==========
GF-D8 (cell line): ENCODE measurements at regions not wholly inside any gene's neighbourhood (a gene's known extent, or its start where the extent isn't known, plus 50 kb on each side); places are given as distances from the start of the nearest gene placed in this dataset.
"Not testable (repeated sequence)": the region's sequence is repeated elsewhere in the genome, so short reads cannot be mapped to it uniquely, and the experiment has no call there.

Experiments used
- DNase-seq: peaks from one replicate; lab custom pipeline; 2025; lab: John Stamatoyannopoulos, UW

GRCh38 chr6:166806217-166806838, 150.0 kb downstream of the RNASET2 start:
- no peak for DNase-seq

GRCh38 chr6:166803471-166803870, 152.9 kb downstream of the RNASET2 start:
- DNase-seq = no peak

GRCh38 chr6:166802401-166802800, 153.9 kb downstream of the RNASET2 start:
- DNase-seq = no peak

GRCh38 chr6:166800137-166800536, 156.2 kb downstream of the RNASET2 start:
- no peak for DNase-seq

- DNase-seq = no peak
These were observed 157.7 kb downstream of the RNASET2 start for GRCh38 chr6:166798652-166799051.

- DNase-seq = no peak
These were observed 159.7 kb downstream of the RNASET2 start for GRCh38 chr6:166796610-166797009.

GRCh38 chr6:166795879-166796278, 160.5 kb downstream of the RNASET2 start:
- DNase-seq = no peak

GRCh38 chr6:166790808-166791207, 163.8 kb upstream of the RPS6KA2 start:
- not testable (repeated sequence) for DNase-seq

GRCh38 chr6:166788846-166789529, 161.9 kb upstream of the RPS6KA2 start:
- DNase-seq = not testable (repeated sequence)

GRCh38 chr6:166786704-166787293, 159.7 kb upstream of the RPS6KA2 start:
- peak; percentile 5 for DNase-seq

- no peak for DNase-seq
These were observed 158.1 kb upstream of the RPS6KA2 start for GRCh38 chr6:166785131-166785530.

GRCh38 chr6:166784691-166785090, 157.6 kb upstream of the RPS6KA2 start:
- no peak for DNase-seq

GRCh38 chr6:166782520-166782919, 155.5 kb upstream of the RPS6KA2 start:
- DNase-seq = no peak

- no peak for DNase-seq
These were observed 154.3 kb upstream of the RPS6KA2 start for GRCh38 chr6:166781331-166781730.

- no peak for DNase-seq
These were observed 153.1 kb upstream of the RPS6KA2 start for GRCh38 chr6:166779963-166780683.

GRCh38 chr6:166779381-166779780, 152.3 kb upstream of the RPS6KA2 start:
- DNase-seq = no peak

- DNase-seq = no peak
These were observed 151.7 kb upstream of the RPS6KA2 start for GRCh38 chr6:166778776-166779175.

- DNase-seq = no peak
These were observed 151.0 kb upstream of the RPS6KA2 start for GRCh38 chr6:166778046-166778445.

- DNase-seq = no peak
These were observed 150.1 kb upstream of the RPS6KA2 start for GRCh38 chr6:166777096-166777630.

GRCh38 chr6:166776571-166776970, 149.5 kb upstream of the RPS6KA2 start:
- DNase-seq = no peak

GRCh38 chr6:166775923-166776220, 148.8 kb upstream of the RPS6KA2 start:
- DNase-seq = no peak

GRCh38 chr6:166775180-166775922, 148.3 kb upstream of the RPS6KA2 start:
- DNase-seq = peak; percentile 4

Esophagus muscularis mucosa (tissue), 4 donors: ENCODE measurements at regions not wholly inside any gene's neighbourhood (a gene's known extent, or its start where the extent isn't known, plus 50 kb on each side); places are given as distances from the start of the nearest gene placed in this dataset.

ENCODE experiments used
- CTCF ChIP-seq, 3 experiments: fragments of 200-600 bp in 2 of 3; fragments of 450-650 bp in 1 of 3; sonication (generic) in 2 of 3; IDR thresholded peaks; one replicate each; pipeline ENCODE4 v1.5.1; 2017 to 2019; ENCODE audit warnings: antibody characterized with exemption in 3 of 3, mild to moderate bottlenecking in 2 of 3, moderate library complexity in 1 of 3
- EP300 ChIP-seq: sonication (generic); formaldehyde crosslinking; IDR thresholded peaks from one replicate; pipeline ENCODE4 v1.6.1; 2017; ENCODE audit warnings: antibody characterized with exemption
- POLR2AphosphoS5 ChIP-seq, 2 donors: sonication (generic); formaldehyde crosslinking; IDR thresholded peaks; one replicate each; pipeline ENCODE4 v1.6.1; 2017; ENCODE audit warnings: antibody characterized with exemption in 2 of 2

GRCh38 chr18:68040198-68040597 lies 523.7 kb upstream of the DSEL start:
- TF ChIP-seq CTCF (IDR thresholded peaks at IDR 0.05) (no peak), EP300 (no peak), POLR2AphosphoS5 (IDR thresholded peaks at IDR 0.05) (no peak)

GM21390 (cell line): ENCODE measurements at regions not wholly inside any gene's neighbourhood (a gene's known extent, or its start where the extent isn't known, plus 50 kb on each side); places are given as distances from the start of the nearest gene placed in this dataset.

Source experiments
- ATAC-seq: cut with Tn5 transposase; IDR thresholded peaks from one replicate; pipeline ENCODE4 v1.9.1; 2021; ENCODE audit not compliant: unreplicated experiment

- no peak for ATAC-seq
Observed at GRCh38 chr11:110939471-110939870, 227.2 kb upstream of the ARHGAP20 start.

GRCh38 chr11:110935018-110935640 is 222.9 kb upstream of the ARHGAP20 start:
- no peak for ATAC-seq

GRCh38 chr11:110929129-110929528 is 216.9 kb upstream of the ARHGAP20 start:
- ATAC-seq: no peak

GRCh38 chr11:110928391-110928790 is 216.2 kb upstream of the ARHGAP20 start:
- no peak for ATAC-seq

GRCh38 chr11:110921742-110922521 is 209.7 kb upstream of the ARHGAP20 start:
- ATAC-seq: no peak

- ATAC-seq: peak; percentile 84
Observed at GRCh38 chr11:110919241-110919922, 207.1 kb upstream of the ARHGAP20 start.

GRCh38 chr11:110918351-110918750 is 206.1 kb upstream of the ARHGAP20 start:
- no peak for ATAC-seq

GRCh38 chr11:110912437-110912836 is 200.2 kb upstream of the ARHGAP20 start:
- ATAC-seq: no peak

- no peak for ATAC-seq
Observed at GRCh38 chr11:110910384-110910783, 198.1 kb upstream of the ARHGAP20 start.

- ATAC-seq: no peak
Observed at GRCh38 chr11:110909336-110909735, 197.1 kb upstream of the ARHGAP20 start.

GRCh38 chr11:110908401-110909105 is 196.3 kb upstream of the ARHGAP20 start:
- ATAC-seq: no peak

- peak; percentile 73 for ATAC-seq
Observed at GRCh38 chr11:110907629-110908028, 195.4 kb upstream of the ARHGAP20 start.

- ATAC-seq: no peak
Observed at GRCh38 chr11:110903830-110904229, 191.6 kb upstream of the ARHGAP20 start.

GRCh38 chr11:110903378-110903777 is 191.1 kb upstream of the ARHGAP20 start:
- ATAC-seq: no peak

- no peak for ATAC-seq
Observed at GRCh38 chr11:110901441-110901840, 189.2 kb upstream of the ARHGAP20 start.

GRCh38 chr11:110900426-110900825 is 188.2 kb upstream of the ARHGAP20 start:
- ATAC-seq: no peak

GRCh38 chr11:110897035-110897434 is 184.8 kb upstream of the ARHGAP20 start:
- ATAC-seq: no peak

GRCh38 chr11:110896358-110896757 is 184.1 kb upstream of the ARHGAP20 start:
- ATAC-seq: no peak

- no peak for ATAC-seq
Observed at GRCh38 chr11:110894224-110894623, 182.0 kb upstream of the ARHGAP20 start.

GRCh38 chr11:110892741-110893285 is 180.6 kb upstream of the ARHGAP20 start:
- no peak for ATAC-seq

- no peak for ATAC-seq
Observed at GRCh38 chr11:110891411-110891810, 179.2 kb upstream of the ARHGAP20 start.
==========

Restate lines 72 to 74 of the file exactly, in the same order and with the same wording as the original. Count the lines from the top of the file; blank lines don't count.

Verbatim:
- no peak for ATAC-seq

GRCh38 chr11:110912437-110912836 is 200.2 kb upstream of the ARHGAP20 start:
- ATAC-seq: no peak